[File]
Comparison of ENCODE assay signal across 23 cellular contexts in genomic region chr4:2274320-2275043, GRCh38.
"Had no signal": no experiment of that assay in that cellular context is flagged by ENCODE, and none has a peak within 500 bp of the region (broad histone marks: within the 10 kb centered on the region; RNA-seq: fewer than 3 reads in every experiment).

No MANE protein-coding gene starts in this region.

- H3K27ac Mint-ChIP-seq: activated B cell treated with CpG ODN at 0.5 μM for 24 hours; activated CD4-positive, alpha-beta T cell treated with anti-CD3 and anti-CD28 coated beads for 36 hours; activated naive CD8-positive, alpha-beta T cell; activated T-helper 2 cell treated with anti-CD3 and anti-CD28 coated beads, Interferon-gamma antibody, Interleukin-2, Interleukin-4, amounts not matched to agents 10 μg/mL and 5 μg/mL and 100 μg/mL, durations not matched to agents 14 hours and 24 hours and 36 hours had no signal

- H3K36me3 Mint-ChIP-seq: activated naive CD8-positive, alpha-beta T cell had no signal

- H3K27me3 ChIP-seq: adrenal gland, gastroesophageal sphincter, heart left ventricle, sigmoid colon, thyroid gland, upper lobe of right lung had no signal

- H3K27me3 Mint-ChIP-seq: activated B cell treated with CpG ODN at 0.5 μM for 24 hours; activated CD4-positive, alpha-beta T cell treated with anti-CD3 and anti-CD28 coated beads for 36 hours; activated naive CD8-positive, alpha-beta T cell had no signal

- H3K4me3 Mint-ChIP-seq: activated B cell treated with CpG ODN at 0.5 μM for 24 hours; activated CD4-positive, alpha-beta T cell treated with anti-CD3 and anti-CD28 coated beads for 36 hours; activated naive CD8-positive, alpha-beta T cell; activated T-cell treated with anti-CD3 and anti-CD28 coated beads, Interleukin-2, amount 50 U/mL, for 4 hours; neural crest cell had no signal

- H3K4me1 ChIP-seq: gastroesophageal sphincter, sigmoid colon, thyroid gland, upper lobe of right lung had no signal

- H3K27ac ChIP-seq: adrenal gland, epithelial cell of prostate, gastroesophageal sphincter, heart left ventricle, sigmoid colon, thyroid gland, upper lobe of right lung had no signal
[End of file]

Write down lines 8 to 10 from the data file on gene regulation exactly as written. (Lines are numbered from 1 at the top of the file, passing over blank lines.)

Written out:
- H3K4me3 Mint-ChIP-seq: activated B cell treated with CpG ODN at 0.5 μM for 24 hours; activated CD4-positive, alpha-beta T cell treated with anti-CD3 and anti-CD28 coated beads for 36 hours; activated naive CD8-positive, alpha-beta T cell; activated T-cell treated with anti-CD3 and anti-CD28 coated beads, Interleukin-2, amount 50 U/mL, for 4 hours; neural crest cell had no signal

- H3K4me1 ChIP-seq: gastroesophageal sphincter, sigmoid colon, thyroid gland, upper lobe of right lung had no signal

- H3K27ac ChIP-seq: adrenal gland, epithelial cell of prostate, gastroesophageal sphincter, heart left ventricle, sigmoid colon, thyroid gland, upper lobe of right lung had no signal